What Is Contextual Advertising? Why Is It Important?

Brock Munro
January 27, 2021
March 26, 2024
What Is Contextual Advertising? Why Is It Important?

Contextual advertising is an advertising strategy that makes sure displayed ads align seamlessly with a web page's content. If a user is reading a movie review blog, based on the context, ads could show them discounted movie tickets or subscriptions to a streaming service.

The primary goal of contextual advertising is to provide a better user experience by displaying ads that are more relevant to the user. 

AI-powered contextual ads can precisely target internet users with content related to the host website’s content. With third-party cookies cet to be phased out, contextual advertising is set to gain importance in the near future, such that global contextual ad spend is projected to grow by  13.8% per year between 2022 and 2030.

Table of contents:

What Is Contextual Advertising?

What Is Contextual Targeting?

Google AdSense and Contextual Advertising

5 Contextual Advertising Examples

Contextual vs Behavioral Advertising

Advantages of Contextual Advertising

Which Advertising Strategy Is Better: Contextual vs. Behavioral?

Final Words

What Is Contextual Advertising?

Contextual advertising is a type of targeted advertising that takes keywords and content of the web page into consideration when displaying ads instead of user behavior.

The ads are placed on web pages depending on the content of those pages, rather than data gleaned from the consumer's online behavior and the entire process is facilitated through contextual targeting.

For instance, if a visitor is reading an article about makeup tips, there could be ads on the web page related to cosmetics and other fashion products. They are displayed on the basis of where the user currently is instead of focusing on where the user has been.

Contextual advertising enables publishers to create a robust marketing strategy through contextual targeting, based on the relevance of the environment rather than collecting user data to curate targeted ads (i.e. behavioral targeting).

Contextual advertising is an exceptional alternative for advertisers, ad publishers, and brands who can't or choose not to deploy an advertising strategy based on behavioral targeting.

What Is Contextual Targeting?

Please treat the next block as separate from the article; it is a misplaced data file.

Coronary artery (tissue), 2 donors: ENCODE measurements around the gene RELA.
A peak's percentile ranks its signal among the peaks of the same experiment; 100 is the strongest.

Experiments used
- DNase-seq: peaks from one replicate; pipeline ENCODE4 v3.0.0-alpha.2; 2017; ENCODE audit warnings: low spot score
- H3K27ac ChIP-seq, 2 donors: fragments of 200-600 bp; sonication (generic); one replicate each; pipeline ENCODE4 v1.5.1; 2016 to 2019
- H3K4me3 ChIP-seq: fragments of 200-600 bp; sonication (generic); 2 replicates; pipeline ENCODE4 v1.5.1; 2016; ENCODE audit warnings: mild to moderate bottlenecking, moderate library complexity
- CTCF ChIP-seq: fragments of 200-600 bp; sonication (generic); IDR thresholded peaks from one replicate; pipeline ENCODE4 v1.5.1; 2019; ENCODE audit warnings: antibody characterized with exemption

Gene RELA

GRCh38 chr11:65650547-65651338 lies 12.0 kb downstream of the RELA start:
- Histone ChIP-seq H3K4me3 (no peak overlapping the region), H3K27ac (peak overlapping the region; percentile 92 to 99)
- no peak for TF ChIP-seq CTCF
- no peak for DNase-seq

Contextual targeting places ads on a web page based on the page's content, increasing their relevance to audience’s interest. Since the content of the ads is similar to the context of the content, the targeting strategy is called contextual.

Contextual Targeting

Contextual Targeting

How Does Contextual Targeting Work

In contextual targeting, the user's interest and intent is assessed by leveraging information about session data. This is in contrast to behavioral targeting in which cookies are used to recreate a user's browsing behavior.

How Does Contextual Targeting Work

Generally, the process works as follows:

1. Choose Keyword or Topic-Based Parameters for Contextual Targeting

An advertising system needs to know what your campaign is about in order to place your ads on relevant web pages. In keyword and topic-based contextual advertising, the ad publisher relies either on the primary keyword associated with the web page or its topic.

In short, if the keywords or topics you've chosen match the central theme of a website, your ad is eligible to show up on that site.

Relevant ads can be displayed in the form of banners, carousels, and more. Keep in mind that this requires manual judgment and execution on the part of the publisher. They need to ensure the ads they're displaying align with the interests of the target audience.

Topics generally include a broader category that fits your ad campaign.

For example, fashion, sports, vehicles, etc. You can run your ads on the basis of these categories using Google Display Network (GDN).

They also give you the option to be more precise by selecting sub-topics or sub-categories.

For example, advertisers can select women's fashion, then go on to pick from a number of sub-categories like bags, footwear, tops, and more.

2. Google Analyzes the Pages in Its Network